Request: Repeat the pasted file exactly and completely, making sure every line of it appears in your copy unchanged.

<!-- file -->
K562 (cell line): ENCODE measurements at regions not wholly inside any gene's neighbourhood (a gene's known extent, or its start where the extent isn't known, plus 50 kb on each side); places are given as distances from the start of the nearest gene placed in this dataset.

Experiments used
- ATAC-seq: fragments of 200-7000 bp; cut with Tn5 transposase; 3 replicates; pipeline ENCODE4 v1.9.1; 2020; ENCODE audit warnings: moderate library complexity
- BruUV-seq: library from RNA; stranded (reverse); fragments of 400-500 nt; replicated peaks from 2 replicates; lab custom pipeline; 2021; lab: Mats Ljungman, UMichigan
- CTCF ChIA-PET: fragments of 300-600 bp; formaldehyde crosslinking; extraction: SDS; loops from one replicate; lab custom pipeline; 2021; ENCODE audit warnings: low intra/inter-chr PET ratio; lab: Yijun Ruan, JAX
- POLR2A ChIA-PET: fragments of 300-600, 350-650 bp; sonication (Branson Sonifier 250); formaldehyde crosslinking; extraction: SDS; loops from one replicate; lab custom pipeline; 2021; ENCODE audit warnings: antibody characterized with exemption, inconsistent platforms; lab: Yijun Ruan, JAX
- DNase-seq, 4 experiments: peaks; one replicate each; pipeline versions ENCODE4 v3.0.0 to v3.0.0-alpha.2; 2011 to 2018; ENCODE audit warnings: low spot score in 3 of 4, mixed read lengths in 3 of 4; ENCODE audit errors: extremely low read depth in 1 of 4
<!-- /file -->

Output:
K562 (cell line): ENCODE measurements at regions not wholly inside any gene's neighbourhood (a gene's known extent, or its start where the extent isn't known, plus 50 kb on each side); places are given as distances from the start of the nearest gene placed in this dataset.

Experiments used
- ATAC-seq: fragments of 200-7000 bp; cut with Tn5 transposase; 3 replicates; pipeline ENCODE4 v1.9.1; 2020; ENCODE audit warnings: moderate library complexity
- BruUV-seq: library from RNA; stranded (reverse); fragments of 400-500 nt; replicated peaks from 2 replicates; lab custom pipeline; 2021; lab: Mats Ljungman, UMichigan
- CTCF ChIA-PET: fragments of 300-600 bp; formaldehyde crosslinking; extraction: SDS; loops from one replicate; lab custom pipeline; 2021; ENCODE audit warnings: low intra/inter-chr PET ratio; lab: Yijun Ruan, JAX
- POLR2A ChIA-PET: fragments of 300-600, 350-650 bp; sonication (Branson Sonifier 250); formaldehyde crosslinking; extraction: SDS; loops from one replicate; lab custom pipeline; 2021; ENCODE audit warnings: antibody characterized with exemption, inconsistent platforms; lab: Yijun Ruan, JAX
- DNase-seq, 4 experiments: peaks; one replicate each; pipeline versions ENCODE4 v3.0.0 to v3.0.0-alpha.2; 2011 to 2018; ENCODE audit warnings: low spot score in 3 of 4, mixed read lengths in 3 of 4; ENCODE audit errors: extremely low read depth in 1 of 4